|Audience with Pope John Paul II|
He could well have been referring to Cuba's opposition leader Oswaldo Paya, who like King, was a symbol of unwavering faith in God and of peaceful activism for a civil and just society.
At the age of 16, while serving a mandatory military stint under Cuba’s Communist regime, Paya refused to transport political prisoners, defying the orders of his superiors. The incident, despite his convictions, didn’t go over too well and earned him three years at a hard labor camp.
It was the first of many run-ins, arguably the most widely recognized and renowned human rights activist in Cuba’s opposition movement would have with the dictatorship and epitomizes the life of faith, principals, humility and deep sense of compassion for others, especially the oppressed in his homeland, that Paya lived from an early age.
Tuesday morning, before the arrests of dozens of demonstrators, who started chanting, "Freedom!," during the funeral procession to the cemetery, hundreds of family, friends, and supporters crowded into the Savior of the World Catholic Church in Havana to remember that life and say a final farewell to this tireless voice for human dignity and peaceful transition on the island; who died under suspicious circumstances at the age of 60, along with another dissident, Harold Cepero, when the car they were traveling in with two foreign activists went off the road and plowed into a tree on Sunday afternoon.
According to reports, the Mass in his home-parish in the neighborhood of El Cerro, where Paya was baptized, confirmed, married and had been actively involved as a catechist and church council member, was full to capacity.
A letter of condolences by Pope Benedict XVI to Paya's wife, Ofelia Acevedo, and three adult children was read during the liturgical ceremony, which was celebrated by Cuban Cardinal Jaime Ortega and other clergy from the parish.
In a press release, Archbishop of Miami Thomas Wenski, who met and had held several conversations with Paya through the years, stated:
Cuba and the world mourn Oswaldo Payá. The unexpected and tragic death of this human rights activist is certainly a blow and a setback for Cuba's small civil society; yet, his example and his courage will continue to inspire those both inside and outside of Cuba who work and struggle for a peaceful but real transition in Cuba to a democratic form of government in which both human rights and the rule of law are protected. Oswaldo Payá was both a patriot and a committed Catholic layman: his vision for Cuba was founded as much in Catholic social teachings as in the thought of Felix Varela and Jose Marti. As a man of Christian faith he was not afraid to witness to hope in charity and in truth.Paya gained international recognition when he founded a grass-root movement, called the Christian Liberation Movement, that drafted and spearheaded the Proyecto Varela, which called for a public referendum, among other things, to guarantee free elections, freedom of speech, of the press, of enterprise and amnesty for political prisoners in 2002. The initiative was named after revered 19th Century Cuban priest Fr. Felix Varela,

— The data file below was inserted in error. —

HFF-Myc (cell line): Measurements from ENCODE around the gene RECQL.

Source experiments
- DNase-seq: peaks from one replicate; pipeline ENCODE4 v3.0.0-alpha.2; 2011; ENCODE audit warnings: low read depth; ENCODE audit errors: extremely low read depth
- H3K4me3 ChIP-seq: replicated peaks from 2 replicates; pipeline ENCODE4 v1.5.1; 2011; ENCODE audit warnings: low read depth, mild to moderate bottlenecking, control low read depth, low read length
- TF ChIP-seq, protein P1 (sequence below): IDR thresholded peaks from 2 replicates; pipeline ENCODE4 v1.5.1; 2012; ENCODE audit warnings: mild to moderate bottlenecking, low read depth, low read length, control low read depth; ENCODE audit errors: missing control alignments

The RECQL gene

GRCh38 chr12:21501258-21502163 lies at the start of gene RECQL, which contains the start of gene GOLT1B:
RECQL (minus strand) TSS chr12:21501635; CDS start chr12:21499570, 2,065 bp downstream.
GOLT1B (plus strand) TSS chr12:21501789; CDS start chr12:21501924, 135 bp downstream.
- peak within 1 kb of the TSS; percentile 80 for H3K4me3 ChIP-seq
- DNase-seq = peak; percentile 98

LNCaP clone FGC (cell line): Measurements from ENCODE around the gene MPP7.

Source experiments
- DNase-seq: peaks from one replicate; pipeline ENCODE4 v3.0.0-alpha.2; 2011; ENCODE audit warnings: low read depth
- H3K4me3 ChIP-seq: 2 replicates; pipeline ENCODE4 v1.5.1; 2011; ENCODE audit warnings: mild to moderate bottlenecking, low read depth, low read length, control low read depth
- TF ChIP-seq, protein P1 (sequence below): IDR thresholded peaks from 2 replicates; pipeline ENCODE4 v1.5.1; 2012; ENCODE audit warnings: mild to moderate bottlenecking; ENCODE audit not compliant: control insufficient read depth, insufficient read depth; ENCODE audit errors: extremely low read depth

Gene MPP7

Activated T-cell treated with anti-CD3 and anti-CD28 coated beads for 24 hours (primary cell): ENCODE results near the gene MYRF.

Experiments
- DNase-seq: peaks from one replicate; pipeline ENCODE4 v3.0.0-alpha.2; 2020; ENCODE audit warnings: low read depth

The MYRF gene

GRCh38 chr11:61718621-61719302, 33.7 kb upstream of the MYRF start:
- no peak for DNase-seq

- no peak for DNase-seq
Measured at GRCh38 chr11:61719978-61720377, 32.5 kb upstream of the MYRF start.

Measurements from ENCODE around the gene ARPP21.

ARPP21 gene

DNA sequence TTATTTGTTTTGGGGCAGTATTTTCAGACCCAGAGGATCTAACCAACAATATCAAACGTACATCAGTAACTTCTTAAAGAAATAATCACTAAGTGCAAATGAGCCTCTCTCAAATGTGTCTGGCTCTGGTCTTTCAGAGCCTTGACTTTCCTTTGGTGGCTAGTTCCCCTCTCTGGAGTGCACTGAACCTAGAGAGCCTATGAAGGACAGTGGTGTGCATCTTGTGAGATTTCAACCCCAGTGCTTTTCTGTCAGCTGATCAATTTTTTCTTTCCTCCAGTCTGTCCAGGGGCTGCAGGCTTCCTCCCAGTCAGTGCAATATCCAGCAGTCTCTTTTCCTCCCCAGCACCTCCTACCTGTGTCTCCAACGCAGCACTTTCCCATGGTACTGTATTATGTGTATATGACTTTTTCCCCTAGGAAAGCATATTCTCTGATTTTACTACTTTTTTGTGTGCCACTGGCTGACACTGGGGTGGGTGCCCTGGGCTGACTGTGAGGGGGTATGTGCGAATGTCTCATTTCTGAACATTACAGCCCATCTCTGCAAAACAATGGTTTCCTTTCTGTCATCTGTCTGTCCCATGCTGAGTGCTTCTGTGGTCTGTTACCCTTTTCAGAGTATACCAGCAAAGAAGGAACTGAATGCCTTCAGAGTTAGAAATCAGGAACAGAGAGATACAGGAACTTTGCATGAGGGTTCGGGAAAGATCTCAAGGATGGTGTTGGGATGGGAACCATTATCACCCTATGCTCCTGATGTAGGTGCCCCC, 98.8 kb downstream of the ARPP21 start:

Despite threats and constant harassment from the government, including being put under constant surveillance, arrests and repudiation rallies in front of his house, the group managed to collect over 25,000 signatures from average Cuban citizens, including 14,000 after forty of Paya's colleagues were arrested in what became known as the “Black Spring,” where seventy-five men were arrested under trumped up charges of violating national sovereignty and were sentenced to 12-28 years in prison in 2003.
The signatures were presented to the Castro government, who immediately rejected them.
Not long after, he was honored with the European Parliament’s prestigious Sakharov award for human rights, and received several other international honors, including in the U.S., where he was awarded the W. Averell Harriman Prize by the National Democratic Institute and an honorary Doctorate Degree of Law from Columbia University, and met with several presidents, prime ministers and government officials from around the world. He was also nominated at least four times for a Noble Peace Prize.
However, most of those who knew him well say Paya was, above all, a devout Catholic, husband and father.
He once said of his initiative, "The rights that we demand in the Varela Project are enunciated in the constitution. But, we also have them because we are human beings; sons of God. And, because of that, we will continue demanding them for all Cubans, with the faith that we will achieve them."
In the Book of Sirach, it states, "Call no man happy before his death, for by how he ends, a man is known." Obviously, despite the tragic ending to his life on earth, Paya's true measure is the hope he brought to so many people, and going back to the MLK quote, in his relentless and tireless efforts for the sake of his countrymen, despite the hardships that he and his family may have had to endure.
Farewell to a great man, who will always be remembered in the hearts of Cubans in and out of the island...